C J Chivers reports for The New York Times:
Abdul Hakim Yasin, the commander of a Syrian anti-government fighting group, lurched his pickup truck to a stop inside the captured residential compound he uses as his guerrilla base.
His fighters had been waiting for orders for a predawn attack on an army checkpoint at the entrance to Aleppo, Syria’s largest city. The men had been issued ammunition and had said their prayers. Their truck bomb was almost prepared.
Now the commander had a surprise. Minutes earlier, his father, who had been arrested by the army at the same checkpoint in July, had called to say his jailers had released him. He needed a ride out of Aleppo, fast.
“God is great!” the men shouted. They climbed onto trucks, loaded weapons and accelerated away, barreling through darkness on nearly deserted roads toward a city under siege, to reclaim one of their own.
Mr. Yasin was pensive as he drove, worried that the call was a ploy to lure him and his fighters into a trap. “Often the government does this,” he said. “Usually it is an ambush.”
He had sent an empty freight truck ahead, he said, to check the way. But he never slowed down.
During five days last week, Mr. Yasin and his group, the Lions of Tawhid, allowed two journalists from The New York Times to live and travel beside them as they fought their part in the war to unseat President Bashar al-Assad.
This group falls under the command of Al Tawhid Brigade, a relatively new structure in Aleppo Province that has unified several groups and fights under the banner of the Free Syrian Army, the loose coalition of armed rebels.
While broad extrapolations are difficult to glean from one fighting group in a complex society, the activities and personal stories of these men, a mix of civilians who took up arms and dozens of army defectors who joined them, offers a fine-grained look of the uprising, and the momentum and guerrilla energy it has attained.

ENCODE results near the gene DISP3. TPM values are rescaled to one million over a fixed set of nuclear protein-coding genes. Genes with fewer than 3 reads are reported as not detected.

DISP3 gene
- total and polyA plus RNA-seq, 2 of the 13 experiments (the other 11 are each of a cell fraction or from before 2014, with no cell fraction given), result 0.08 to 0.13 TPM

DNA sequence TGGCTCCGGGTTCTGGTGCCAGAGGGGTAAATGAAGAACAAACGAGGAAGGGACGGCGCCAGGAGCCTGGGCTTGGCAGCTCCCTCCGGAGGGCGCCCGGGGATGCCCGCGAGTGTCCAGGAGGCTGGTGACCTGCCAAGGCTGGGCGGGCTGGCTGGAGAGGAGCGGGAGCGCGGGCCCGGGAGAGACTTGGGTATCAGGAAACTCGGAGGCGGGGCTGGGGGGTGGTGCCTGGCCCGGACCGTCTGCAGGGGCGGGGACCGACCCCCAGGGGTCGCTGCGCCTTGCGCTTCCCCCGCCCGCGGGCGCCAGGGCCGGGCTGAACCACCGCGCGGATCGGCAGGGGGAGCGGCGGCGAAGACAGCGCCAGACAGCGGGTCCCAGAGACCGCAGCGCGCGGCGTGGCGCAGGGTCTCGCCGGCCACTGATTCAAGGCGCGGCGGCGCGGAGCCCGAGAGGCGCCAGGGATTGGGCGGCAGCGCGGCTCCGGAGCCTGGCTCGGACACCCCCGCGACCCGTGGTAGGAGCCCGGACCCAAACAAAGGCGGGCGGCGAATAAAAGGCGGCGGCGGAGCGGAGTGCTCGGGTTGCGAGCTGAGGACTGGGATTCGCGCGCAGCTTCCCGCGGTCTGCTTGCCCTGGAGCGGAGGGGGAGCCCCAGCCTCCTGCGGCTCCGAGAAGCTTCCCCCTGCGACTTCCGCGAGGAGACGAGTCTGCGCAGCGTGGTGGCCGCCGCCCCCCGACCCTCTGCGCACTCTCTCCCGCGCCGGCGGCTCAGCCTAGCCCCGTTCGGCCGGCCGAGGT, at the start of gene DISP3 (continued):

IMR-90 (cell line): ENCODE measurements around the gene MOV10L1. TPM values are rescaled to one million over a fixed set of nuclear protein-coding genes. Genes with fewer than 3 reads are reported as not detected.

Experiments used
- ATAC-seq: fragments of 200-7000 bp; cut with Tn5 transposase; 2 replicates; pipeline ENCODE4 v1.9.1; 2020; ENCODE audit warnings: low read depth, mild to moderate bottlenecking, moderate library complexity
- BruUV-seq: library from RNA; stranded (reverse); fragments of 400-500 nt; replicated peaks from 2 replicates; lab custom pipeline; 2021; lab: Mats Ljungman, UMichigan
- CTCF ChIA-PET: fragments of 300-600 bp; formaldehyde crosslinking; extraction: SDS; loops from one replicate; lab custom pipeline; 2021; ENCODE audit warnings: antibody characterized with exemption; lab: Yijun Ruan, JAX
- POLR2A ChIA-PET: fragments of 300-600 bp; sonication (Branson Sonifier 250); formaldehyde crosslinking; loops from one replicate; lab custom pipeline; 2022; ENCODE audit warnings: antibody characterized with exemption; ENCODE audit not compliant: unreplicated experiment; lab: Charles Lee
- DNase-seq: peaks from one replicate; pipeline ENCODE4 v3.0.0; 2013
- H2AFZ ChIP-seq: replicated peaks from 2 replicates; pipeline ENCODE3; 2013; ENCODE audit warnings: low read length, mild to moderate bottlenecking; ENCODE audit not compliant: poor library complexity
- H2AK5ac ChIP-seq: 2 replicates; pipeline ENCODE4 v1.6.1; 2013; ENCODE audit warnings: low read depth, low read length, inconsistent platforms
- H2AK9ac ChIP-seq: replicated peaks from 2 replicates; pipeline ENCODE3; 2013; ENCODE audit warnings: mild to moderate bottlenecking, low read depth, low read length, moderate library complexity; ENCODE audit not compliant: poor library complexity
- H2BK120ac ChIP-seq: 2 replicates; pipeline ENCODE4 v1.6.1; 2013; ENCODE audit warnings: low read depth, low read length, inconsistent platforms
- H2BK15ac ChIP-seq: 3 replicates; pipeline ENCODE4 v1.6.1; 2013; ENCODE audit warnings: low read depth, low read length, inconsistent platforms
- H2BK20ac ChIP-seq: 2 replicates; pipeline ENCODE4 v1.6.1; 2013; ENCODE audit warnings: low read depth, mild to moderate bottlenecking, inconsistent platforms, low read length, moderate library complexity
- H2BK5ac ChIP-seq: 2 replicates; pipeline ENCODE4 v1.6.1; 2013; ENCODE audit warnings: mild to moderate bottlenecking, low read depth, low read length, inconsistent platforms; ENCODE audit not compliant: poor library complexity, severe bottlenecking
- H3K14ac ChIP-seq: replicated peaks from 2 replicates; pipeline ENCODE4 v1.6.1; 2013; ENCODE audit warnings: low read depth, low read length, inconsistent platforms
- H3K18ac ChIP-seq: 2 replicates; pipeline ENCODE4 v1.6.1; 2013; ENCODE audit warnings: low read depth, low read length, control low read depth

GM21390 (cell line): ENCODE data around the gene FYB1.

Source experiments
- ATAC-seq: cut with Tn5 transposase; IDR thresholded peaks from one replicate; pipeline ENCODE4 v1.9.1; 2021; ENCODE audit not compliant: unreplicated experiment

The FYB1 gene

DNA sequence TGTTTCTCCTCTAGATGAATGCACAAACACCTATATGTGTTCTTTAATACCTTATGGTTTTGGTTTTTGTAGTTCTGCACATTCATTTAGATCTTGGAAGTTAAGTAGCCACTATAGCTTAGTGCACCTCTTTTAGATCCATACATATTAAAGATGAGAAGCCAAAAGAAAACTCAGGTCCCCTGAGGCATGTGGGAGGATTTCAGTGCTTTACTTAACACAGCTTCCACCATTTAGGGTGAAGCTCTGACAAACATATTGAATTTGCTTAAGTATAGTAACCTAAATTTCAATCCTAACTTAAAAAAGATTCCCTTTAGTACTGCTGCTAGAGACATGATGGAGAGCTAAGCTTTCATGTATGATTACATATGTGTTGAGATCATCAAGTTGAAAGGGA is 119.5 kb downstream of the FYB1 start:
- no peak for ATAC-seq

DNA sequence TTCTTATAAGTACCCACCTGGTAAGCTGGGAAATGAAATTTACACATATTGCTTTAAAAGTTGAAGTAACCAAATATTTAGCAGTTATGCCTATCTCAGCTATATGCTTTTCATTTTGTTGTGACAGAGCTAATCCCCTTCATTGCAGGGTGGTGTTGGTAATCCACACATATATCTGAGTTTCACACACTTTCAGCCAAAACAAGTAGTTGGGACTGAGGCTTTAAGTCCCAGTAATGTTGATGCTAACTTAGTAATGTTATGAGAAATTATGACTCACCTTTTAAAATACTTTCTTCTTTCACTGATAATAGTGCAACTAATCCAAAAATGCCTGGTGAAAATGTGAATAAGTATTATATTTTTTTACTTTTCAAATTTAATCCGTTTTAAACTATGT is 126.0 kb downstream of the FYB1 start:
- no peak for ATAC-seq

Mr. Yasin, 37, was a clean-shaven accountant before the war. He lived a quiet life with his wife and two young sons. Now thickly bearded and projecting a stoic calm under fire, he has been hardened by his war in ways he could not have foreseen.
He roams the Aleppo region with dozens of armed men in camouflage, plotting attacks with other commanders, evading airstrikes, meeting with smugglers and bombmakers to gather more weapons, and rotating through front-line duties in a gritty street-by-street urban campaign. He prefers to sleep by day, and fight by night.
His fighters are a cross section of a nation at war with itself. They include a real estate agent, several farmers, construction workers and a nurse who owned a short-order restaurant. These men fight side by side with a cadre of army defectors, who say the government they once served must fall.
The civilians started with stones and firearms bought for hunting. Their first more powerful weapon was a huge slingshot for hurling Molotov cocktails and small homemade bombs. As professional soldiers have joined them, they have gradually acquired assault rifles, machine guns and rocket-propelled and hand grenades. They now control a captured armored vehicle and two tanks.
As they have grown in numbers and strength, they have organized into a force that mixes paramilitary discipline, civilian policing, Islamic law and the harsh demands of necessity with battlefield coldness and outright cunning. They have informants and spies, and eavesdrop on the government’s military radios while trying to form a nascent government themselves in the territory under their control.
But mostly they yearn to fight, seeking to destroy the Assad government and its better-equipped forces by most any means. Their collective confidence that they will prevail both bonds them together and informs their sense that this is their time.
From Protests to Arms
For the people of Tal Rifaat, a city of roughly 20,000 people on an agricultural plain, the uprising moved in stages from peaceful demonstrations to open war. It began with protests early in 2011, which the government tried to smash.